2. Kiefer Sutherland as John in Melancholia.
This will probably come as a surprise, especially being this high up, but I feel like Sutherland was truly amazing in Melancholia. Besides Kirsten Dunst's apt and terrifying portrayal of depression, Sutherland held the most interest for me. John is a guy who is just trying to keep up with his wife's "stark raving mad" family, and the fact that there's a planet passing by. The way he reacts to everything at the wedding is just priceless. But then everything changes when he finds out that Melancholia is actually coming for earth, and we see just how selfish the guy really is. Sutherland does such a great job with what could have been a one note character. If I'm alone in thinking that, then so be it.
Key scene: "Is everyone in your family stark raving mad?"
1. Michael Fassbender as Brandon in Shame.
How in the name of all things great Michael Fassbender did not get an Oscar nomination for his spectacular work in Shame is beyond me. When was the last time we had a performance as rich and as brave as this one? His performance isn't great because he bares all. If he'd worn five hundred coats he still would have been just as good. While the script has a little bit of ambigiuity surrounding Brandon's character, Fassbender brings the character layers and complexities which makes him pretty darn terrifying to watch at times. He pretty much threw himself down on the line for this role, and seemed to come out on the other side smiling. It must have been a very difficult task, but it is a stunning achievement. This is probably one of the best performances I've ever seen.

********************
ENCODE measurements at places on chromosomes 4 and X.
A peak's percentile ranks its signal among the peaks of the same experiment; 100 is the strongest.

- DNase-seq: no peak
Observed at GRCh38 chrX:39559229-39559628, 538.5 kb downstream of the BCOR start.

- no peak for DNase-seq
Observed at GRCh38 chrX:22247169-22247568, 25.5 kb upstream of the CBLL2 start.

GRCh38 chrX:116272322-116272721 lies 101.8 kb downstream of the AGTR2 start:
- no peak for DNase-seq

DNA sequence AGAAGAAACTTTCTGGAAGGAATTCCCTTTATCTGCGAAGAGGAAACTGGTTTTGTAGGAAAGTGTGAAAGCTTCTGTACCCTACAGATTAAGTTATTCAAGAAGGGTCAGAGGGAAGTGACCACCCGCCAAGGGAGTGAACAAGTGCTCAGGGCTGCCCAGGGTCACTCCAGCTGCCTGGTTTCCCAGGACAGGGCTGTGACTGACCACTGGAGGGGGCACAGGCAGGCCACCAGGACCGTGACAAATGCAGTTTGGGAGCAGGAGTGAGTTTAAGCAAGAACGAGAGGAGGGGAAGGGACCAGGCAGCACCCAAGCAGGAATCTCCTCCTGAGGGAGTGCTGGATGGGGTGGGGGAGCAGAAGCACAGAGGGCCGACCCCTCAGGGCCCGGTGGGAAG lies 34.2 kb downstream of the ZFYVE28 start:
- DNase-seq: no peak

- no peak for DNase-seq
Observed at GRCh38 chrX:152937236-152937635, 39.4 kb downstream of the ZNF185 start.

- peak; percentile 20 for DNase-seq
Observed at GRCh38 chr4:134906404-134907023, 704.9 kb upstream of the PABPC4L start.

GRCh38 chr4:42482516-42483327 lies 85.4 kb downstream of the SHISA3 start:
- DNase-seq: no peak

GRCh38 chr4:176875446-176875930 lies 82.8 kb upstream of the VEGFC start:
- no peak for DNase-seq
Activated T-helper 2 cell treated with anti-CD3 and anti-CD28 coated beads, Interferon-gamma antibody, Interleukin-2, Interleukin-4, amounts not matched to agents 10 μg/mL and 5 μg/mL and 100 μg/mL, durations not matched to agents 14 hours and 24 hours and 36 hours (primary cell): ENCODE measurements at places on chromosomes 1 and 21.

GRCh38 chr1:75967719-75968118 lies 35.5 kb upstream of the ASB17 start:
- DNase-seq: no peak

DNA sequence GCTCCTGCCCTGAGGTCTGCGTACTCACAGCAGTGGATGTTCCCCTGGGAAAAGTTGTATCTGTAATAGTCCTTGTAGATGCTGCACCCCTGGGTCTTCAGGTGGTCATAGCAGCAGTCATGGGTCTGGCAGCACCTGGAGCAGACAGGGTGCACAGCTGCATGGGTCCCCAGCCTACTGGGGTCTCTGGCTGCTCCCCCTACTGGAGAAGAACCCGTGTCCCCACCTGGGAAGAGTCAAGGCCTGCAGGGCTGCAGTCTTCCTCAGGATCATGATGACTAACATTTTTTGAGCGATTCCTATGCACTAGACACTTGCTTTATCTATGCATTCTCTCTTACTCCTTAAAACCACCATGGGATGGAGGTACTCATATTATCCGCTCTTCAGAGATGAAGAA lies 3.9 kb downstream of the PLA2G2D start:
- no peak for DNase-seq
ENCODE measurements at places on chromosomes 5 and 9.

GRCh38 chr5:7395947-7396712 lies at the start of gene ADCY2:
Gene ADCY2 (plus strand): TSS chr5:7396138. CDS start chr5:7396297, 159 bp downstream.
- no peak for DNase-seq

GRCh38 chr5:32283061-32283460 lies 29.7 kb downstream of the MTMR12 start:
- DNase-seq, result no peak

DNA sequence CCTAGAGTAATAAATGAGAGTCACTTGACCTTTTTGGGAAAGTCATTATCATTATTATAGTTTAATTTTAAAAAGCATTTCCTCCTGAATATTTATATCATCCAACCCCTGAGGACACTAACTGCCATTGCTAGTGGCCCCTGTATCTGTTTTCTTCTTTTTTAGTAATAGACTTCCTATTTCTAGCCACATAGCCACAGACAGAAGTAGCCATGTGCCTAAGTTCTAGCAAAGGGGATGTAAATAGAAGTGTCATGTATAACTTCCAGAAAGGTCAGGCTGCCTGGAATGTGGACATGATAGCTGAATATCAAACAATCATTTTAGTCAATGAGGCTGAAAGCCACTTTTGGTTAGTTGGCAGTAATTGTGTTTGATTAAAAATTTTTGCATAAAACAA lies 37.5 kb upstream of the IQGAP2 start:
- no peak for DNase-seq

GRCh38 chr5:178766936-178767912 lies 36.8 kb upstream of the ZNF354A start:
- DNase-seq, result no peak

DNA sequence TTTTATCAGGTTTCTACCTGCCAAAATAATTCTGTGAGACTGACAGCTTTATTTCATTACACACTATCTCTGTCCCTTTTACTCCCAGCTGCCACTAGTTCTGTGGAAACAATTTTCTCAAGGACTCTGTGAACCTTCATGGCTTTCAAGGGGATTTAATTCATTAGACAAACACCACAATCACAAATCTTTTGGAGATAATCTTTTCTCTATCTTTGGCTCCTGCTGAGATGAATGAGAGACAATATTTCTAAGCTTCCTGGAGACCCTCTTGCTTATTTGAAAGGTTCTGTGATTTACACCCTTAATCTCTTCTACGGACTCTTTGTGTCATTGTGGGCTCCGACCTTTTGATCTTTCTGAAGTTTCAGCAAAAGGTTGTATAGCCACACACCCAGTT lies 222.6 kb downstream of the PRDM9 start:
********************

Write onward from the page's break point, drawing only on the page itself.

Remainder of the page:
What do you think of these picks? Who were your favourite men of 2011?